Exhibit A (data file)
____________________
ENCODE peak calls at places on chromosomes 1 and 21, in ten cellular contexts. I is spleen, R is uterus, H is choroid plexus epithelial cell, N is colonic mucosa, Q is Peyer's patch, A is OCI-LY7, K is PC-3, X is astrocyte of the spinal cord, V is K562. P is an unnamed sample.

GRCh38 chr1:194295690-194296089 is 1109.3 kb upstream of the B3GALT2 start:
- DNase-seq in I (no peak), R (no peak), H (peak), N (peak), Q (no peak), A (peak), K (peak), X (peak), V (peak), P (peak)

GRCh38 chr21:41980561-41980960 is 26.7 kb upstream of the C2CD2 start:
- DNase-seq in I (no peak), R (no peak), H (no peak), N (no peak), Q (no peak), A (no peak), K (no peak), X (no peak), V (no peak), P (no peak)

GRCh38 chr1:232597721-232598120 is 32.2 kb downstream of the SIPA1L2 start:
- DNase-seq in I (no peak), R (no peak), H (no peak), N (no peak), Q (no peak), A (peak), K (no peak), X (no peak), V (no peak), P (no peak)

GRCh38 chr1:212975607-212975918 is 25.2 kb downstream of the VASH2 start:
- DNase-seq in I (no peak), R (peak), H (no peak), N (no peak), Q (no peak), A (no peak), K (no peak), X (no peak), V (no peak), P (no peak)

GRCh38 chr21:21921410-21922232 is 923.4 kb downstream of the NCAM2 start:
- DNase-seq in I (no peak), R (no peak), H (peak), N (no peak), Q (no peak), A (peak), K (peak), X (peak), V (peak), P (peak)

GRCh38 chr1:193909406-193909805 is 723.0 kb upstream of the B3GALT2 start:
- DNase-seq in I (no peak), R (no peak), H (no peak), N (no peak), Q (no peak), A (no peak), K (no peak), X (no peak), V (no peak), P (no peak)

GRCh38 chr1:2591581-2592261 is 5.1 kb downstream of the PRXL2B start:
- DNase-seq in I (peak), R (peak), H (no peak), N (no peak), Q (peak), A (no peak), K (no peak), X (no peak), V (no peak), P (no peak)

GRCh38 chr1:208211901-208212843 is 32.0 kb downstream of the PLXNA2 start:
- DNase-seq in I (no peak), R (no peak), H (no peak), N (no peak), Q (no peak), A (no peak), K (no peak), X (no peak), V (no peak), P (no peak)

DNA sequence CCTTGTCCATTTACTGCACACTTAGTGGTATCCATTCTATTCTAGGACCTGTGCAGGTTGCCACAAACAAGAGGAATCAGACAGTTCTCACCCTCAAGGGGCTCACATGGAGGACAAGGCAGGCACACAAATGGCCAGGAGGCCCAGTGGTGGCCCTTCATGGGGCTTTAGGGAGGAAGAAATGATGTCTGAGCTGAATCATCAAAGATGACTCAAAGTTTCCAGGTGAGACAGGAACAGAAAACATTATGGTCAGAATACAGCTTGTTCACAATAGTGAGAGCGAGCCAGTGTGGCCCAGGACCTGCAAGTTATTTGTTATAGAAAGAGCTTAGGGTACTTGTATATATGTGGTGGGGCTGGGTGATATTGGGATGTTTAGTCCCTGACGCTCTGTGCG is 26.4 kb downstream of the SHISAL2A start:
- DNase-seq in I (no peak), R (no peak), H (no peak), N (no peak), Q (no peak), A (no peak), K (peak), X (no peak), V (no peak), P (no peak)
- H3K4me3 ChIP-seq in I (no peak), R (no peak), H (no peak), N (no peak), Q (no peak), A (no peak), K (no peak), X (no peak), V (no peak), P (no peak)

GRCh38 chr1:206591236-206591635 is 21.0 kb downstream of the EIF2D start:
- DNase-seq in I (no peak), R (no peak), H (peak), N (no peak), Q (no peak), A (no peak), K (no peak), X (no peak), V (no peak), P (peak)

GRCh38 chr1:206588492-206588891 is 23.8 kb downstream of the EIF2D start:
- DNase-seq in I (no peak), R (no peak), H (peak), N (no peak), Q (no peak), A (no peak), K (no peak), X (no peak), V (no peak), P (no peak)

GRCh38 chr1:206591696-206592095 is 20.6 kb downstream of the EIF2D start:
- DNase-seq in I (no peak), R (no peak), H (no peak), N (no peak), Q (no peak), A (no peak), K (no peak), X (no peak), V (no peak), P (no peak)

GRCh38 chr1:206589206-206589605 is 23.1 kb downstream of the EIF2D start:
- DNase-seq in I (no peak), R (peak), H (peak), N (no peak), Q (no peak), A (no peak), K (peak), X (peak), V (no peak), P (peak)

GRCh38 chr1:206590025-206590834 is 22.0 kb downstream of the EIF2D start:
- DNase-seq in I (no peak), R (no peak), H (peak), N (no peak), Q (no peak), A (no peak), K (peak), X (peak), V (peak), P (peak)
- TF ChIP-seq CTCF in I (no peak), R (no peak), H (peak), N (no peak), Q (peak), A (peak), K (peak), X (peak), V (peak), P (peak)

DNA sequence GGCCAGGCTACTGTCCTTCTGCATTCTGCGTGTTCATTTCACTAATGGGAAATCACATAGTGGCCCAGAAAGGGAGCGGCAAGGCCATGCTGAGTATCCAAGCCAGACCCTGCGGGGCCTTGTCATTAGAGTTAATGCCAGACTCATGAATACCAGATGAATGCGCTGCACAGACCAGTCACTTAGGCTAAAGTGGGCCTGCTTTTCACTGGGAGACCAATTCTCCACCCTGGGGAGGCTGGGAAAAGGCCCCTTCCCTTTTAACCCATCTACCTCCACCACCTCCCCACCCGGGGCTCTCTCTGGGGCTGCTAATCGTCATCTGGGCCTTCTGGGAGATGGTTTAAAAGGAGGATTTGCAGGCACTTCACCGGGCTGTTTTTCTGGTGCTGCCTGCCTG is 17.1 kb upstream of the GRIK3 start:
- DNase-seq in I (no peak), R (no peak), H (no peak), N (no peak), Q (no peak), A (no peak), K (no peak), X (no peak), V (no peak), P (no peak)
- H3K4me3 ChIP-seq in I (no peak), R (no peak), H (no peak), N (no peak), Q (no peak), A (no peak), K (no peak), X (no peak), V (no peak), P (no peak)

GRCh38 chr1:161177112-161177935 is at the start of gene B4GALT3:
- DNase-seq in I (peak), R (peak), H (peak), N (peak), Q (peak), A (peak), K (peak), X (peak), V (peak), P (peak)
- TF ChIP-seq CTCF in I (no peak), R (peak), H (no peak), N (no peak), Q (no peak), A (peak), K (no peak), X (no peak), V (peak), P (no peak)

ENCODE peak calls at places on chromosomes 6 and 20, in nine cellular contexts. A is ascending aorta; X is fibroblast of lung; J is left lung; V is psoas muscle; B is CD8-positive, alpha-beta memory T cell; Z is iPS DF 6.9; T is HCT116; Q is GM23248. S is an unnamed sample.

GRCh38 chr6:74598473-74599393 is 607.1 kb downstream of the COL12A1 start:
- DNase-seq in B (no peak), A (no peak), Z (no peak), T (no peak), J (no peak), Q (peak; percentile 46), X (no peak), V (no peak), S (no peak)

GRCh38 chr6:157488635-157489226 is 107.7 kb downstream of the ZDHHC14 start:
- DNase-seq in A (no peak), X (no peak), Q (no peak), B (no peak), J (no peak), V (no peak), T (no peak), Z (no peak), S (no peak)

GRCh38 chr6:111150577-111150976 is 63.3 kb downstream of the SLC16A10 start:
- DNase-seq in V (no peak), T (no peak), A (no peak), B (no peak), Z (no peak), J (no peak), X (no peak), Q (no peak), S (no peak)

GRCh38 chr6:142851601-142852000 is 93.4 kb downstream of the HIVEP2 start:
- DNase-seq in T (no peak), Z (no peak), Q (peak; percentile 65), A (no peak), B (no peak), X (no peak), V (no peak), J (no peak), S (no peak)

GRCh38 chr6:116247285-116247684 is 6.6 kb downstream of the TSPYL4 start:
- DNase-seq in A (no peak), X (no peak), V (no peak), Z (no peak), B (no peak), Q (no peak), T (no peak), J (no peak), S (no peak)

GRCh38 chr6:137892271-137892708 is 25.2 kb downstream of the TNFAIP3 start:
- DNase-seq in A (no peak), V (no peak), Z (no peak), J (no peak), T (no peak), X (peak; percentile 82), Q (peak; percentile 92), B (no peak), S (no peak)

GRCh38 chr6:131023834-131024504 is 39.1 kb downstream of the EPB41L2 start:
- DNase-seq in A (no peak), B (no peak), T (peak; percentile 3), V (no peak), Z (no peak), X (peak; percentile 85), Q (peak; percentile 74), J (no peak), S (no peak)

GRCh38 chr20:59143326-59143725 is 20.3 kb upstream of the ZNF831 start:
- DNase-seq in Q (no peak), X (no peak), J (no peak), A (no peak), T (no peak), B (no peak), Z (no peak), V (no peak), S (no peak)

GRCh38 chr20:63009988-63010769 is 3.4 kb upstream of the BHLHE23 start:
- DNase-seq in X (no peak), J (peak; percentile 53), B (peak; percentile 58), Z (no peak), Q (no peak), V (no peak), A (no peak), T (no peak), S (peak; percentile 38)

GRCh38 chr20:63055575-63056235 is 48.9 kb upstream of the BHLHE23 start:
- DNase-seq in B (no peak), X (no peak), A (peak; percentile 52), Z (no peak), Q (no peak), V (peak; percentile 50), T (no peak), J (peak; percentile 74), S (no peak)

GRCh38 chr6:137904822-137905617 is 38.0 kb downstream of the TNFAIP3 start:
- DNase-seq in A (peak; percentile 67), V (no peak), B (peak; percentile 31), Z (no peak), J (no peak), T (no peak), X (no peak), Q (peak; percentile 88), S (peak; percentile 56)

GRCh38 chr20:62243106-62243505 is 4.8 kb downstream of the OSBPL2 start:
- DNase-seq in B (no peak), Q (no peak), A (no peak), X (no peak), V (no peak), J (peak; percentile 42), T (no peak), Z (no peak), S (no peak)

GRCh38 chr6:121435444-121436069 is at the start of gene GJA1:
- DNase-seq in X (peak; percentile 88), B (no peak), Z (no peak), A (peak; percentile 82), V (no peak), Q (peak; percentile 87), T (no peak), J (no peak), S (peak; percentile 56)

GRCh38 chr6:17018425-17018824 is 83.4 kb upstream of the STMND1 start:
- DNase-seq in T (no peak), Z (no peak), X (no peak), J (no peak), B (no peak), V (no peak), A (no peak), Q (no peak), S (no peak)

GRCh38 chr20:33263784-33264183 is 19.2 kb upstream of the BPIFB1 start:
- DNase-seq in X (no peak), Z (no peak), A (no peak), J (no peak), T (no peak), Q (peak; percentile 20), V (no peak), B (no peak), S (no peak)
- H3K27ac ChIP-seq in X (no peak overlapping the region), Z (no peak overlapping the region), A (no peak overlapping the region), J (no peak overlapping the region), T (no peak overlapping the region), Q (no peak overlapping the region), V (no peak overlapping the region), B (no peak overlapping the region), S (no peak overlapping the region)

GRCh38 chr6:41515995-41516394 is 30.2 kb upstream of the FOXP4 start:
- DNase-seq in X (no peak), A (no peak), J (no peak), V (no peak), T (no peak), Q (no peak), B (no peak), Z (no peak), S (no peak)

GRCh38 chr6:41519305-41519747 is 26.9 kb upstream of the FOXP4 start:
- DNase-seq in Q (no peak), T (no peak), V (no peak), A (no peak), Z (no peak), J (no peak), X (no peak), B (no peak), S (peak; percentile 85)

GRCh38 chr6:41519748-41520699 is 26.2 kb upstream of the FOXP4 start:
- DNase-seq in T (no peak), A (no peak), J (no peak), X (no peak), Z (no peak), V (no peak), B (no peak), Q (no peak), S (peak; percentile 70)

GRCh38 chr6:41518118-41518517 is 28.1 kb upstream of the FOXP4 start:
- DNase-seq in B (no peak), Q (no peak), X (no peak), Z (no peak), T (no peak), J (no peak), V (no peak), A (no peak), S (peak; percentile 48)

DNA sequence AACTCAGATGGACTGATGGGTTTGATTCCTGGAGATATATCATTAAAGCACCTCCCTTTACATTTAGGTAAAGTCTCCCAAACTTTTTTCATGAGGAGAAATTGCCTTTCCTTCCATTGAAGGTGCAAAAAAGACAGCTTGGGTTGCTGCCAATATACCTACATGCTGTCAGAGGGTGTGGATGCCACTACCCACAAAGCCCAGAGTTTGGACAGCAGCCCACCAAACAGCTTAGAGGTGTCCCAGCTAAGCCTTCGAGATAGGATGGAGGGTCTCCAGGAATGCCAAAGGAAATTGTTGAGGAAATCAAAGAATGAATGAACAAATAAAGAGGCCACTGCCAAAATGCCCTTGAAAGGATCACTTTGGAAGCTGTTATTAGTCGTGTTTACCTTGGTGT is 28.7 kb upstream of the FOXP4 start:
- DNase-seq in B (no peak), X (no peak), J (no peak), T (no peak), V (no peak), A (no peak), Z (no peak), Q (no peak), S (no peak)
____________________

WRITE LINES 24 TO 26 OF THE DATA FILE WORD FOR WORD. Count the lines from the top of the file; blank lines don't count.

- DNase-seq in I (no peak), R (no peak), H (peak), N (no peak), Q (no peak), A (no peak), K (no peak), X (no peak), V (no peak), P (no peak)

GRCh38 chr1:206591696-206592095 is 20.6 kb downstream of the EIF2D start:
- DNase-seq in I (no peak), R (no peak), H (no peak), N (no peak), Q (no peak), A (no peak), K (no peak), X (no peak), V (no peak), P (no peak)